Alta Star Harbor in Alameda, Calif.

U.S. Supreme Court Decision Limits Federal Jurisdiction Under Clean Water Act, Gains Support of Multifamily Industry

by Channing Hamilton

WASHINGTON, D.C. — The U.S. Supreme Court has released its decision on Sackett v. EPA, a case focused on the definition of the “waters of the United States” (WOTUS). The court unanimously ruled on May 25 that the federal jurisdiction under the Clean Water Act (CWA) extends only to wetlands that are “indistinguishable” from larger bodies of water by having a “continuous surface connection.” The decision narrows the reach of federal CWA protections and could have a major impact on a variety of industries, including commercial real estate.

On June 1, 2022, EPA Administrator Michael Regan signed a rule to redefine the WOTUS rule. This would expand the EPA and the Department of the Army’s regulatory oversight to include traditionally navigable waters, territorial seas and interstate waters, as well as resources that significantly affect those waters. According to the EPA and the Department of the Army, the revised rule is based on definitions that were in place before 2015.

The Supreme Court’s decision does not explicitly address the validity of the new WOTUS rule — which took effect on March 20 — but does have significant implications for the implementation and enforcement of federal water regulations. Justice Samuel Alito stated in his Majority Opinion that the EPA’s interpretation of its powers went “too far.”

The National Multifamily Housing Council (NMHC) and National Apartment Association (NAA) commended the Supreme Court’s decision as a win for the apartment industry.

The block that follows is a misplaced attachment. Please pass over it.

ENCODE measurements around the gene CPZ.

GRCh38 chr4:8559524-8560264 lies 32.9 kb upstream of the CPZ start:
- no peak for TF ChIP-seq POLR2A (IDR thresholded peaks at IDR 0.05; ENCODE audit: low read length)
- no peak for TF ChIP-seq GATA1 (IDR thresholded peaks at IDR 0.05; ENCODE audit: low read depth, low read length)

“Today’s decision provides long-awaited certainty for property owners and housing providers and properly curbs federal overreach of what defines WOTUS,” reads NMHC and NAA’s joint statement. “The apartment industry strongly supports protecting our water resources, but undue and confusing regulations would exacerbate our nationwide housing affordability crisis.”

The National Association of Home Builders (NAHB) also commented on the matter, calling for further action from the government to further define the WOTUS rule.

“It’s time for the Biden administration to implement a new durable and practical definition of WOTUS that will truly protect our nation’s water resources without infringing on states’ rights and triggering additional expensive, time-consuming permitting and regulatory requirements,” stated NAHB chairman Alicia Huey.

The National Multifamily Housing Council (NMHC) also recently joined 16 other housing, infrastructure and agricultural organizations in filing suit to challenge the new rule. The suit was filed on Jan. 18 to the Galveston Division of the U.S. District Court in the Southern District of Texas. The lawsuit challenges the legality of the revised WOTUS rule and states that the rule imposes “impossible — and unpredictable — burdens on landowners, users, and purchasers,” requiring them to assess not only their own land, but also land beyond their own holdings.

The suit argues that the WOTUS rule should be considered unlawful under the Administrative Procedure Act, which stipulates the ways in which federal agencies may establish and enforce regulations. The plaintiffs argue that the revision adopts “an unworkable definition of WOTUS that conflicts with the CWA, the Constitution, and Supreme Court precedent,” and “effectively reads the term “navigable waters” out of the CWA.”

According to the lawsuit, the plaintiffs are requesting that the court declare the revised WOTUS rule unlawful, enter an order vacating the rule and prohibit the EPA and the Army from implementing and enforcing the revised rule. A timeline for the lawsuit has yet to be announced.

You may also like